"Stopping by Woods on a Snowy Evening," for example, has the rhyme structure AABA-BBCB-CCDC-DDDD. The rhyme system for "Nothing Gold Can Stay" is quite simple: AA-BB-CC-DD. This poem contains four lines of three feet each. Each line has an unstressed syllable at the beginning and end, so there are total of 12 stressed and unstressed syllables.
The first line begins with a short syllable followed by a long one, so this line has an initial heavy stress on the first word. The second line follows the same pattern but with a light stress on the first word, which changes to a heavy one in the third line. In the fourth line, the first word receives a light stress instead.
The last line of the poem uses a different form of repetition than the other three: it repeats the final letter of the first line twice instead of once as in the other poems. This gives the impression that something is missing from the scene described in the poem.
Gold can't stay gold, nor silver coin. He who trusts in money, trusteth in sand. 'Tis human nature alone without God's help to keep us honest. The best rule is never to trust anyone entirely. With time, even the greatest men have been known to fall.
Robert Frost wrote the short poem "Nothing Gold Can Stay." The poem explores the concepts of impermanence, life, and death. Frost emphasizes his messages throughout the poem through contradiction, juxtaposition, and personification. The poem is divided into four rhyming couplets. The first couplet reads: "Nothing gold can stay; / No, not even gold. 'Twas bought with blood and pain." The next three couplets continue this theme by stating various things will change including beauty and joy but also acknowledging that some things are worth holding on to such as love and friendship.
Frost was a contemporary of T. S. Eliot who wrote a famous poem called "The Waste Land". They both had a great influence on later poets such as James Joyce and William Butler Yeats. "Nothing Gold Can Stay" can be compared to "The Waste Land" in terms of subject matter and style. However, while "The Waste Land" is much longer than "Nothing Gold Can Stay", they both deal with similar topics from different perspectives.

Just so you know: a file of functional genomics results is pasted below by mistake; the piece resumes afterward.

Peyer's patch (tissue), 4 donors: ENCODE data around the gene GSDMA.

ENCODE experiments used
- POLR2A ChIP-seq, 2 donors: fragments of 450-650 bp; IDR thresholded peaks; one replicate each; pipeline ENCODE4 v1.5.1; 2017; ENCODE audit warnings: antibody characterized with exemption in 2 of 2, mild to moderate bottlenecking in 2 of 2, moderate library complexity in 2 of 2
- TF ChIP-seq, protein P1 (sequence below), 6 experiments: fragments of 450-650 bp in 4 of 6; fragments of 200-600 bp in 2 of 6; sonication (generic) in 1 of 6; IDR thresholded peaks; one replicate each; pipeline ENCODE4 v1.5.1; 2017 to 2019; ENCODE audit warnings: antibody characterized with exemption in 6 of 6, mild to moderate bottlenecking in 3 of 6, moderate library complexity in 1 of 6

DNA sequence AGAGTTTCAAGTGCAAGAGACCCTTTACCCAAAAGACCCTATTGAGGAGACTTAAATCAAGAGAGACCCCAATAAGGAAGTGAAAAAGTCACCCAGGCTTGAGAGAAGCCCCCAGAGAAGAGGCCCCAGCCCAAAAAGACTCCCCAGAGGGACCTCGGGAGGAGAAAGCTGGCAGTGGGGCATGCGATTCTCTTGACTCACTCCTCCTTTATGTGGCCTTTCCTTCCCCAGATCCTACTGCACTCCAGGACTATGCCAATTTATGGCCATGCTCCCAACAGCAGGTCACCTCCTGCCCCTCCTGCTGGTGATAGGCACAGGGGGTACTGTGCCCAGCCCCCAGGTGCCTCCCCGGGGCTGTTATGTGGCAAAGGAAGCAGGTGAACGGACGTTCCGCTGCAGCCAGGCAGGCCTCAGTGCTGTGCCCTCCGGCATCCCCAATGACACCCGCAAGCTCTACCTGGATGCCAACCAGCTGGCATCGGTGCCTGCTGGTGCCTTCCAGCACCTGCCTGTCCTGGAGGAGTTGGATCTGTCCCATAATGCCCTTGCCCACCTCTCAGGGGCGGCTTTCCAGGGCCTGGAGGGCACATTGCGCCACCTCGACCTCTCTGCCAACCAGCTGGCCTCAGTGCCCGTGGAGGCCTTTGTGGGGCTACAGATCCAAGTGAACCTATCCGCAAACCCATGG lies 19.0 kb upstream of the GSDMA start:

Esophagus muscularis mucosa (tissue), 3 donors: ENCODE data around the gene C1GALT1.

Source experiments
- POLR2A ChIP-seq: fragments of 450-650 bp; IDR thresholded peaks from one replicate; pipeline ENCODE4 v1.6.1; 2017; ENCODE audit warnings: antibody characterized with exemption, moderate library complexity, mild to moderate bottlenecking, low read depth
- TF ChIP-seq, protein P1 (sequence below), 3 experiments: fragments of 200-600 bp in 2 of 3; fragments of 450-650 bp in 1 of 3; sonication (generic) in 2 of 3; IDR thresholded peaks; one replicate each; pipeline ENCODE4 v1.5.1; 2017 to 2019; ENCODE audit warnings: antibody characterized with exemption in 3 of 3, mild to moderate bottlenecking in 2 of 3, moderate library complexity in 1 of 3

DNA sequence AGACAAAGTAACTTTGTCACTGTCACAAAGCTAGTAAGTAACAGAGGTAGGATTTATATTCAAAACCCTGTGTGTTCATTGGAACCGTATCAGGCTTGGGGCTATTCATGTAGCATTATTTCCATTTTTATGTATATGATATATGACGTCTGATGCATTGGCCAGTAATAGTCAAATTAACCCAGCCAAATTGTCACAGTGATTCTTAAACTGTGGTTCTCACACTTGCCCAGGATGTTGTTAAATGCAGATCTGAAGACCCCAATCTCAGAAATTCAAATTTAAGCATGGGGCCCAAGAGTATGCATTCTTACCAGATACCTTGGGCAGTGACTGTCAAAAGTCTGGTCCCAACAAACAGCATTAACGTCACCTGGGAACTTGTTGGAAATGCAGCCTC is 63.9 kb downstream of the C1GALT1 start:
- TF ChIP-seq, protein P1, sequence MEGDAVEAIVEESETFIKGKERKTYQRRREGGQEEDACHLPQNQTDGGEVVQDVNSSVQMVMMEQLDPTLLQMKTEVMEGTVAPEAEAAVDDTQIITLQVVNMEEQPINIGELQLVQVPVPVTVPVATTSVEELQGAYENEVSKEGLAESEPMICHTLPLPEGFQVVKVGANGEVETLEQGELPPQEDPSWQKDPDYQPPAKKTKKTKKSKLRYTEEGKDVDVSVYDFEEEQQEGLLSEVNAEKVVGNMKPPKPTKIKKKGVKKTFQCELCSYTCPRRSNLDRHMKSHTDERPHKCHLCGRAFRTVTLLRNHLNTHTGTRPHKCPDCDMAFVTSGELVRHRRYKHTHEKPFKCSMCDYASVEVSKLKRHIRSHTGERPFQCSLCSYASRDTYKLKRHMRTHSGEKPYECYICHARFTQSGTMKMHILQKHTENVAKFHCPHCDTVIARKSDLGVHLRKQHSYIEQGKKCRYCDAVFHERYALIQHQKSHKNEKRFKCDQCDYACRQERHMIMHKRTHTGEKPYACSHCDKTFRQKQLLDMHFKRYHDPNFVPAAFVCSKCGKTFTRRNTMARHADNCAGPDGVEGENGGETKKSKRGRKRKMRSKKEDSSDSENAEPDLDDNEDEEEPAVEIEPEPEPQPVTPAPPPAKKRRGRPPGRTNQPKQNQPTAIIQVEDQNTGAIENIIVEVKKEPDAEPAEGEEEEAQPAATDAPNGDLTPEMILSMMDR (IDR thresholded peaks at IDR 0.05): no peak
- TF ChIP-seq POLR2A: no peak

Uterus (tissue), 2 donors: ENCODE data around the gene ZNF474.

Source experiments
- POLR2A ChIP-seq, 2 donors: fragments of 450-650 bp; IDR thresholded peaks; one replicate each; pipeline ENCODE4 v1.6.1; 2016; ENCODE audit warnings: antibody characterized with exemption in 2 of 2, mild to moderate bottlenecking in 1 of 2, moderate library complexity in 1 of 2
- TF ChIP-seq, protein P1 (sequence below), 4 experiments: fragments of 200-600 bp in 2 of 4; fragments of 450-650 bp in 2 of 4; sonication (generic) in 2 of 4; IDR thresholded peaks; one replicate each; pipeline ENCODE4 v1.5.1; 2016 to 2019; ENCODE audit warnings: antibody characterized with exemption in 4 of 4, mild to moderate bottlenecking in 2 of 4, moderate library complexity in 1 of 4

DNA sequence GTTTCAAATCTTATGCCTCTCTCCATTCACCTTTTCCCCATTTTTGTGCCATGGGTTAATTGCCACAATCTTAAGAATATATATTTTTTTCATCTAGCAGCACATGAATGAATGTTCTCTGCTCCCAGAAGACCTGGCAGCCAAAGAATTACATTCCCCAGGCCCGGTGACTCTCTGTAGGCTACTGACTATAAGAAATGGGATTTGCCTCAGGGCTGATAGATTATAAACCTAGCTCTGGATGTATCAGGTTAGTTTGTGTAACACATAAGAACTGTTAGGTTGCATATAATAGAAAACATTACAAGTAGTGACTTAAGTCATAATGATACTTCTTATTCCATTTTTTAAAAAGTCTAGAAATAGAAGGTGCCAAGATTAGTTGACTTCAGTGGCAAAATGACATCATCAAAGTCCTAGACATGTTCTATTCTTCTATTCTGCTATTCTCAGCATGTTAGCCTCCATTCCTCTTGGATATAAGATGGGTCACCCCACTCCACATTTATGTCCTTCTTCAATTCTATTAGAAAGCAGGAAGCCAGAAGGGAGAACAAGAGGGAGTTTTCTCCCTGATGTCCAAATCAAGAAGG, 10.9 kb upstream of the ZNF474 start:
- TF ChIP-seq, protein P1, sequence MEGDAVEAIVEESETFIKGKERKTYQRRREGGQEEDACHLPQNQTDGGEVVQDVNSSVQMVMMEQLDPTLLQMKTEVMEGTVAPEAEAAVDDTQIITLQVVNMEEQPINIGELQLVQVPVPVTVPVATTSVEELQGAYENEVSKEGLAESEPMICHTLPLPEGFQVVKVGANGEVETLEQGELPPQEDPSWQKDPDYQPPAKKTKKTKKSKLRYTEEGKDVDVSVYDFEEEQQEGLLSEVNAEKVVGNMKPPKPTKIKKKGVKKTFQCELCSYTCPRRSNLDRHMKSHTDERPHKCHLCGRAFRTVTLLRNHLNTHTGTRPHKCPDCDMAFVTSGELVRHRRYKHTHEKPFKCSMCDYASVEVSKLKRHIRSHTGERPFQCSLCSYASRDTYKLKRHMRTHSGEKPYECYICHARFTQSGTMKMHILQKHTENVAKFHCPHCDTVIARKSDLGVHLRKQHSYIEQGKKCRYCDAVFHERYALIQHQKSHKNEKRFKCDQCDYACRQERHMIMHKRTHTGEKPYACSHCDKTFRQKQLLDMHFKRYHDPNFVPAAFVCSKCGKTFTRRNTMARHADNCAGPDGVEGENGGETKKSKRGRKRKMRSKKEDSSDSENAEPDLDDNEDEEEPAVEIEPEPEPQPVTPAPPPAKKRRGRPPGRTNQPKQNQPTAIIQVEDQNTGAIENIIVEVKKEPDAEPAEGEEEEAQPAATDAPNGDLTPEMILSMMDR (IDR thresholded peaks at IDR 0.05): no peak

Frost was a renowned poet during his own time but is now known only to a small audience due to him not being published when he died at the age of 46. He worked as a school teacher and lab technician before becoming a full-time poet.
Frost says in the poem's title, "Nothing gold can remain," that gold (which we might suppose represents the first green) cannot survive and will soon transform into leaves. Because everything is done so exactly, this poem is one of my favorites. I like how the speaker tells us what he sees but also asks us to imagine what else could be out there waiting for him.
This poem is about reality versus imagination. The speaker tries to convince himself that gold will never decay but realizes that it already has. He then turns his attention to other things that are true but not seen by most people such as flowers after snowfall or birds during frozen times. In conclusion, the poet wants us to realize that even though we may see only what lies before us, there is so much more going on beneath the surface that we can't know or understand.